The SFS’ Role at the End of the Cold War: Pew Economics Freedom Fellows

Friday, April 19, 2019 by Percy Metcalfe

Map showing the constituent republics of the Soviet Union. Photo Credit: Wikimedia Commons

The early 1990s were a time of immense shifts in the landscape of international affairs. In December 1991, the Soviet Union was formally dissolved, though constituent republics of the collapsing superpower had been gradually making moves towards independence since the 1980s when Gorbachev introduced his Perestroika reform package. The collapse of the Soviet Union produced 15 new states that, with varying levels of enthusiasm, sought to transform themselves into market democracies. However, the challenges facing them as they advanced down this path were immense. Under the Soviet system, the market was non-existent as the inputs and outputs of the economy were dictated according to the plan set by Communist functionaries in Moscow, with no regard to the quality of the product or the needs of the population; private business was practically non-existent; and Marxist ideology held a monopoly over the study of economics. As a result, after gaining sovereignty and setting themselves out on the path to reform, these young states experienced an alarming dearth of personnel with sufficient expertise to guide their countries through this transition, and manage the newly constructed market economies.

Kevin F. Quigley Photo Credit: Marlboro College

The Pew Economic Freedom Fellows program was designed to rectify the paucity of market experience with the enormity of the task that faced the emerging leaders of post-Soviet states. The program’s initiator was Kevin F. Quigley (PHD’95), the Director of Public Policy of the Pew Charitable Trusts, an independent nonprofit dedicated to improving public policy by conducting analysis, and enacting programs that “insist on tangible results.” Peter Krogh, Dean of the SFS at that time, and Allan Goodman, a professor at the School, led the effort for the School of Foreign Service to bid for the program to be hosted on Georgetown’s campus. The goal of the program was threefold: first, to inform economic policy-makers in newly emerging democracies how market-oriented systems work in practical terms; second, to sharpen skills in economic policy analysis, negotiations with multinational corporations, the financial management of enterprises, and computer application; lastly, to allow participants in the program to develop a network, linking them to Georgetown faculty in the Economics Department and School of Foreign Service and policy-makers worldwide.  “Our hope was that [Fellows] could always turn to us, and most importantly to their colleagues in the program, for advice and assistance as they confronted new challenges,” said Professor Stuart Brown, who acted as the program’s founding director.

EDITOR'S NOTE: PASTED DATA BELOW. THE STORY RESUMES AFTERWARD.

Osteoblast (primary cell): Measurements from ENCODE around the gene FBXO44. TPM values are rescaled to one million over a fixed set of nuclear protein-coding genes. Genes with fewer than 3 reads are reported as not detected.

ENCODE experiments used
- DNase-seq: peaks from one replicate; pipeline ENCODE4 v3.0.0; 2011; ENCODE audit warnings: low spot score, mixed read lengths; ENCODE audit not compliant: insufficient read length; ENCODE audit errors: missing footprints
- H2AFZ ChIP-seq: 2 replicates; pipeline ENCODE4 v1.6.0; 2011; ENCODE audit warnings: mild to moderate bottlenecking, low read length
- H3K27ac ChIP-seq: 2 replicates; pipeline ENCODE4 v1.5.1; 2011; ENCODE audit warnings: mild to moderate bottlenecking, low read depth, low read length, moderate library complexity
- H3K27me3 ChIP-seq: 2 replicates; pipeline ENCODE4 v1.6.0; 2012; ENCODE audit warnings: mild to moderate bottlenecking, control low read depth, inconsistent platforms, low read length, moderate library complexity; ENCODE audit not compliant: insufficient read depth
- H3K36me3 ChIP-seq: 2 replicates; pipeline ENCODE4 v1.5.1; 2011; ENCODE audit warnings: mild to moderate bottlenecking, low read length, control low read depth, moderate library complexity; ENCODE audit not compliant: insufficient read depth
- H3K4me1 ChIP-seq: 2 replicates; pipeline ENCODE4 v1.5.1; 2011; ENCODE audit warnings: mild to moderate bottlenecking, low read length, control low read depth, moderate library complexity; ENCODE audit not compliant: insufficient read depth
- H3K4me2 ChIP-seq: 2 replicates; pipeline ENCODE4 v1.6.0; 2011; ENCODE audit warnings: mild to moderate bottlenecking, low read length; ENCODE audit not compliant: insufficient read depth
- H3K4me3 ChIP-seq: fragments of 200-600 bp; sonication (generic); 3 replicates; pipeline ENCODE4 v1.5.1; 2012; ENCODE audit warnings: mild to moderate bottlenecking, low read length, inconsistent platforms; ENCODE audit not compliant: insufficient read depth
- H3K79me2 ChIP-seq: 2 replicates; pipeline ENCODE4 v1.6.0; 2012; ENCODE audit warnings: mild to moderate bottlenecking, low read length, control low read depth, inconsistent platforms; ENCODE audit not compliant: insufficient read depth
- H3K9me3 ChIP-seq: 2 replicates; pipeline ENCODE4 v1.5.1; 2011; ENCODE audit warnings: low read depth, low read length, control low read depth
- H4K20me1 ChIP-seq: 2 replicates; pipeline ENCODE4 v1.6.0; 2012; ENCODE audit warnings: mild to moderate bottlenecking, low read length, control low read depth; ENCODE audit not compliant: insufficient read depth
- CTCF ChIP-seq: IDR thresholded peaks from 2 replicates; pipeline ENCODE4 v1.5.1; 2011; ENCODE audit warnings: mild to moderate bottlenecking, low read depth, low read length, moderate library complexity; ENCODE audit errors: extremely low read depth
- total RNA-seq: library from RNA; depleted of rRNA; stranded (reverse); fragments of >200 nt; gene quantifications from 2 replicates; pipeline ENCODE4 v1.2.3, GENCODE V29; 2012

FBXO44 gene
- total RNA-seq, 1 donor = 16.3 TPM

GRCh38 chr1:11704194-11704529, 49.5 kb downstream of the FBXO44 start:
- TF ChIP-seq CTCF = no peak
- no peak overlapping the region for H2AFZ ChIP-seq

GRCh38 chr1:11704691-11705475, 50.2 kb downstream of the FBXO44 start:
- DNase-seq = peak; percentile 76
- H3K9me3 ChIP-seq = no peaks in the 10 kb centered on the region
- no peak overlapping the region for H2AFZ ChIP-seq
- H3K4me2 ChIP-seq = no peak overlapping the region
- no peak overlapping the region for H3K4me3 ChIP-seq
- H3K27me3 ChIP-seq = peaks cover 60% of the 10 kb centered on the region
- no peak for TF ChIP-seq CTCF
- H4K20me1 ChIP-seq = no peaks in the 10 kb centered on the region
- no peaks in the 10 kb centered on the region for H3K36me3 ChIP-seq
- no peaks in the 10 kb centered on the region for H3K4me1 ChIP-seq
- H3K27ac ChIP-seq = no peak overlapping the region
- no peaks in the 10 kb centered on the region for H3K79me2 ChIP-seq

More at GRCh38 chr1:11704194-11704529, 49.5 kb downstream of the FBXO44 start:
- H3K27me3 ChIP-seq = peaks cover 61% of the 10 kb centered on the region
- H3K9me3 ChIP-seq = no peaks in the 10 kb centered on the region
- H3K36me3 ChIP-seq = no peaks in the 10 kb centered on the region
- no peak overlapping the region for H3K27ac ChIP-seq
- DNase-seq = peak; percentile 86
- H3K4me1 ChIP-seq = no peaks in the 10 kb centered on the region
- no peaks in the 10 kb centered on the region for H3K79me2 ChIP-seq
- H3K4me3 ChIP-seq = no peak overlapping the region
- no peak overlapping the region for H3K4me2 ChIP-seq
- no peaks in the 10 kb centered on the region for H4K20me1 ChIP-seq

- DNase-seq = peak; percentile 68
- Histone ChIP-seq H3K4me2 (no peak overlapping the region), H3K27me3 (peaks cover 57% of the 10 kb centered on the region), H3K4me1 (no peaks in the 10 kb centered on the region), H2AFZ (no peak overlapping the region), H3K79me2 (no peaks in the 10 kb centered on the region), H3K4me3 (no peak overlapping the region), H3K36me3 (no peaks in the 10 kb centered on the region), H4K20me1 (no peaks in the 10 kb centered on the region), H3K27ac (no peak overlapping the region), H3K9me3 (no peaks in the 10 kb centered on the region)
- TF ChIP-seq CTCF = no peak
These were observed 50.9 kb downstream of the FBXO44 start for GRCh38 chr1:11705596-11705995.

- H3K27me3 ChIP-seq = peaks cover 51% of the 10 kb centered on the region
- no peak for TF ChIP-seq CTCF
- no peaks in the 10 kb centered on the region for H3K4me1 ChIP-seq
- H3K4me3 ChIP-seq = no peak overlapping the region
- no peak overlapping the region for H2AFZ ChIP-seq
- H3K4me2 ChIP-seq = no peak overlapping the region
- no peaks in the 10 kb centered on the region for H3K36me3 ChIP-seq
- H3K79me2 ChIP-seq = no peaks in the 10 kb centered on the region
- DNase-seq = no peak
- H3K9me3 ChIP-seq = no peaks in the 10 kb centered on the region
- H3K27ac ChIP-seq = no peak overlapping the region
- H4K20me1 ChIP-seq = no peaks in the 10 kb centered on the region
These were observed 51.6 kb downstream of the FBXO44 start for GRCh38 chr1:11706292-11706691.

The program began in 1992 when Brown was tasked with recruiting “20 individuals who appeared to possess the capability, personal skills and leadership potential to make a real difference in their respective countries.” The specific targets of the Fellows program were mid-career individuals from transitional economies who are on an upward career trajectory in institutions involved with economic transition matters. Initially, the Freedom Fellows were to come exclusively from post-Soviet Eastern Europe, but the success of the program and the need for the education in other parts of the world led to the program’s expansion. By 1995, the class of Pew Freedom Fellows included representatives from Central Asian former-Soviet States, as well as East Asian countries also in the midst of a transition towards a market system.